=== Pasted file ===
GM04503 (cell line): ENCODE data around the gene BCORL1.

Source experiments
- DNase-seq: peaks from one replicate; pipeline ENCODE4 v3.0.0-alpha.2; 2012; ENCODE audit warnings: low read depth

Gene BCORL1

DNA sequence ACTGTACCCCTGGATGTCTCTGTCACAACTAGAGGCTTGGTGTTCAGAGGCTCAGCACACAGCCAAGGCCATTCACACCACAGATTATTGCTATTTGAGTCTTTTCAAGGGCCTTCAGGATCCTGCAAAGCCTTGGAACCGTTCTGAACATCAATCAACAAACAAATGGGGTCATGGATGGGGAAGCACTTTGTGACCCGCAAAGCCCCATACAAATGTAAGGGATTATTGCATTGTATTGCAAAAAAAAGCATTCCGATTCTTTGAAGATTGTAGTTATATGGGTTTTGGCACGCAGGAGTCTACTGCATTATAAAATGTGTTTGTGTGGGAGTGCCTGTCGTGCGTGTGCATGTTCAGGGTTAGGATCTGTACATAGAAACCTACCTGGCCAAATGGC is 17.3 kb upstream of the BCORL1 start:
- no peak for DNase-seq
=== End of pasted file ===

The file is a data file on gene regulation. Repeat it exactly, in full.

GM04503 (cell line): ENCODE data around the gene BCORL1.

Source experiments
- DNase-seq: peaks from one replicate; pipeline ENCODE4 v3.0.0-alpha.2; 2012; ENCODE audit warnings: low read depth

Gene BCORL1

DNA sequence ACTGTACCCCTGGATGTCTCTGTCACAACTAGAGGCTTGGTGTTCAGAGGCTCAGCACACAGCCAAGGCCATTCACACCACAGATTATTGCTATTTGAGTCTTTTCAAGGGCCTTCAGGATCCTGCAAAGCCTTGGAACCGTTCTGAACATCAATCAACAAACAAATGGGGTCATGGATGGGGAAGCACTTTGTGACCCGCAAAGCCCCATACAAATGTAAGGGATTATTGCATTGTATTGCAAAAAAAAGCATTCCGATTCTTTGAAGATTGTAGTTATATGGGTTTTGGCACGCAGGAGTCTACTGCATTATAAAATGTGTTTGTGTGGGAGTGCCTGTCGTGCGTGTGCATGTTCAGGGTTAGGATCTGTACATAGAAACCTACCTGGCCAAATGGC is 17.3 kb upstream of the BCORL1 start:
- no peak for DNase-seq